Phishing Scams seem to be everywhere—those pesky emails warning you that you’re about to exceed your data plan limit…that your account is at risk of being deleted…that there’s a problem with Yahoo. PayPal. Amazon. Your bank. But fear not! All you have to do is enter some personal information—and your PIN, of course—and the issue will be resolved. Yeah, right.
Phishing scams have been around for a long time, and they’re not going away any time soon. Phishing is an email fraud method in which the bad guy claims to be a legitimate enterprise. His goal is to scam you into providing personal and financial information that is then used for identity theft.
The scams work far too often, which is why they’re on the rise. But David Pogue—my favorite tech nerd—offers a few useful ways to spot phishing on your own.
- Take a close look at the logo on the email in question. Are the colors…the design…correct? For example, many of the phony Yahoo emails in circulation feature the company’s old logo.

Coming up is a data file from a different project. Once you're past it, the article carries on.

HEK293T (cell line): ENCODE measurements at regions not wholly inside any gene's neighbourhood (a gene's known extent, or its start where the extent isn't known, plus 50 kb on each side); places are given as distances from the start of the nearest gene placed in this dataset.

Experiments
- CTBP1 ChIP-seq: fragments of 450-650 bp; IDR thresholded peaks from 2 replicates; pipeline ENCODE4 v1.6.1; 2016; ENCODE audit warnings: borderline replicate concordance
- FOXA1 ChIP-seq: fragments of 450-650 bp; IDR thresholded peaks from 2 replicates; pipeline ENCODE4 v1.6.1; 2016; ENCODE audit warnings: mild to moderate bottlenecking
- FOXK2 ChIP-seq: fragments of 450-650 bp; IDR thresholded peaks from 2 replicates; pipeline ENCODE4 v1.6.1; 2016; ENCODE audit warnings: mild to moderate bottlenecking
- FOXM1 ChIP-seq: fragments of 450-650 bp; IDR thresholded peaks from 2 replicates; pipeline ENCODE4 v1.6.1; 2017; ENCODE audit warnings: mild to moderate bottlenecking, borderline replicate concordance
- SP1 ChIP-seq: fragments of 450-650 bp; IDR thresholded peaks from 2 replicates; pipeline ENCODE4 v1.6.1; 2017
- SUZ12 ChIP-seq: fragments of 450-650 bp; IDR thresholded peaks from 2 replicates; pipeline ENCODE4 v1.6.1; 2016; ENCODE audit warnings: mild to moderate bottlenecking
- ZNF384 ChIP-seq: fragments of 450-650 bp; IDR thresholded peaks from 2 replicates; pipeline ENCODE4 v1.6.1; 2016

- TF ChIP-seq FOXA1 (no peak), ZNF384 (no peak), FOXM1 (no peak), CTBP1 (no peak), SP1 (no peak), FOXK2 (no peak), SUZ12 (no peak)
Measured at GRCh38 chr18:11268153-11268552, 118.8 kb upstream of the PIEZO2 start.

- Look for spelling and grammatical errors. English is not the first language for a lot of scammers, many of whom are teenagers.
- Point your mouse to the “Click here for more information” link, but don’t click. This lets you see the actual webpage you’re being directed to, and odds are it looks nothing like the real deal.
- Never click a link in an email that seems suspicious to you. Instead, log on to the website directly by typing the address in your browser, then see if there are any alerts that match the info contained in your email.
By employing a bit of common sense and the willingness to trust your instincts and approach all unknown emails you receive with a healthy dose of skepticism, you can help keep identity theft at bay all by yourself.
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